Perfectly matched wine and food
We met Janet Reeder of the Cheshire Resident Magazine, who asked us how to treat your guests to a feast of perfectly matched wine and food.
Tell us about your personal wine choices for entertaining. Naturally, we tend to serve our own Tour De Belfort wines to our guests. Luckily we’ve never had any complaints! When we first started producing wine four years ago we had only one white and one red, so it was more of a challenge. Now we have built up quite a selection – Cuvee Classiques in reds, whites and roses, Grand Vins and sparkling wines of different vintages. All are all very drinkable – not too full-bodied, not too dry or too sweet, and therefore tend to appeal to most palates so we have fun putting together combinations that people will enjoy.
Tip: There are some basic rules that can be applied – but these can be adapted to suit your preferred type of wine, region or country of origin.
Can you share some of your tips on wine and food pairing? Pairing wine and food comes down to personal choice, but sticking to a few simple guidelines will please most guests. For lighter food choose light wines. Match the wine with the dominant taste in your dish, taking sauces and sides into account. Are you serving spicy, salty, bitter, sour or savory food? Usually match sweet with sweet, acidity with acidity, salty with full-bodied tannic wines, spicy with off dry (slightly sweet) white wines such as Reisling from Alsace.
Tip: When you are matching the body of the food with the wine, have a look at the wine’s alcohol level which you will find on the label – the higher the percentage of alcohol the more body.
Is it the same in France? In France it’s more straight forward because people tend to drink local wines that pair naturally with the regional food. Almost everyone lives in or within a short drive of a wine region and they enjoy sharing with their guests the story of how they have discovered their chosen wines and vineyards. It is all part of the experience! Because these wines are from their area and their choice of food will generally be based on the regional cuisine, then the wine and food courses tend to pair very well, which means no worries about whether the flavours match. For example, our French home is close to Cahors where wine is traditionally very full bodied. A typical regional dish is duck, Confit Du Canard, which pairs well with the area’s heavy dark grape, Malbec.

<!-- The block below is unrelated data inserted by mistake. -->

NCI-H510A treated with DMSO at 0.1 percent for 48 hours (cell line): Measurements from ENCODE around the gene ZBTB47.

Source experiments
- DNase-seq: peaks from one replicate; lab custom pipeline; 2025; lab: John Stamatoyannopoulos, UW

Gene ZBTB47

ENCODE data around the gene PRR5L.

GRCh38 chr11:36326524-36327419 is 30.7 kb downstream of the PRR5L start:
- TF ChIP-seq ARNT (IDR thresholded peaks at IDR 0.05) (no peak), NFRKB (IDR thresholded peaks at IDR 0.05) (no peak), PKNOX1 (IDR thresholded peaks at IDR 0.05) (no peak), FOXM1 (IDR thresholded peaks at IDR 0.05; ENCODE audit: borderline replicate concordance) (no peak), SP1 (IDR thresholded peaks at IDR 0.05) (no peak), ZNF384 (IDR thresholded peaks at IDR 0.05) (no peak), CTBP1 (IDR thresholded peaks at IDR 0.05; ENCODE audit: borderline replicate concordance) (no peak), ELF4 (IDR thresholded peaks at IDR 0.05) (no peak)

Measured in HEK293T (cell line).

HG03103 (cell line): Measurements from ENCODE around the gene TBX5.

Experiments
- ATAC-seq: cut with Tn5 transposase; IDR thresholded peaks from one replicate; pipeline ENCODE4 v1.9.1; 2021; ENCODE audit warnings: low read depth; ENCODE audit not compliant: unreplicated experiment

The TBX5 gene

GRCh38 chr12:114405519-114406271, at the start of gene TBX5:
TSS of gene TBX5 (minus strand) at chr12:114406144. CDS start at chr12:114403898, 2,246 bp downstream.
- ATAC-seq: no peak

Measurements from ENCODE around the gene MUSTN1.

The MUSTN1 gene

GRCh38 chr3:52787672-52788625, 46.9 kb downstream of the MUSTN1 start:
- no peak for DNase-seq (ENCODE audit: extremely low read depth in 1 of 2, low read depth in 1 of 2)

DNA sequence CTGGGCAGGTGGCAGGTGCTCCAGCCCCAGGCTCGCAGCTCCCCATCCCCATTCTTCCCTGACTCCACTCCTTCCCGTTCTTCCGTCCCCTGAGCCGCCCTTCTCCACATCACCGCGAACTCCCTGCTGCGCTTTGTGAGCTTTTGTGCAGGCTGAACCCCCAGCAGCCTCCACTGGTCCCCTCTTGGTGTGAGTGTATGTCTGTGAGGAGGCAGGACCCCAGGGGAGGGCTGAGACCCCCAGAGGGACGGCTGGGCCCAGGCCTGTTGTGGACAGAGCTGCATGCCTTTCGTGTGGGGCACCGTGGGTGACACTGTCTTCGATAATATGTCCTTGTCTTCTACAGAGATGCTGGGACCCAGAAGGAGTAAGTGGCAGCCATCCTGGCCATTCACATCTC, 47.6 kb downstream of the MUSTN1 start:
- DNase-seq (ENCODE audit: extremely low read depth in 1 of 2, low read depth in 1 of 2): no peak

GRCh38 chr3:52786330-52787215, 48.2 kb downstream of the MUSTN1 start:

Tip: If you’re not sure what to wine to select opt for a wine from the region of your dish.
At this time of year, what type of menu would you serve? At this time of year, what type of menu would you serve? As winemakers we are very much in tune with the seasons and because we are organic producers we really believe in using natural, fresh ingredients when we entertain. In our region of France at this time of year we would perhaps serve Canard a (accent over a) L’Orange with Spring vegetables, baby carrots and leeks, a dish inspired by my Grandma. For wine, depending on our mood, we might go for an unusual option and match the sweetness of the sauce with our own Tour De Belfort Semillion Doux or we would perhaps choose a soft older red, our 2009 Malbec blend with smooth tannins and smoky aromas.
Tip: If you don’t know your guests’ palates, play it safe. Cater to the mainstream palate – not too full-bodied, not overly sweet or overly dry.
Avoid heavily oaked or high alcohol wines, as they’re not to everyone’s tastes. Steer clear of heavy wines that make people sleepy.
Avoid wines that are laden with chemicals as the additives can cause headaches – natural, organic wines are a good option.
Should we stick with specific wines for set courses? In France there is a tendency for people to stick to the rules of drinking certain wines with certain foods. They follow the traditional path of offering white for starters and red for most mains – other than white for fish. It’s different in the UK though where many people have a strong preference for drinking only whites or only reds and depending on your guests, it’s worth bearing this in mind. You will want to ensure everyone enjoys their meal so if you feel some of your guests would prefer a choice with each course be sure to allow for that.
Tip: It is always better to drink white wine before red as the tannin in reds coats the mouth and if you then switch to white afterwards, you won’t pick up the true aroma of the wine; it will have a sweeter taste.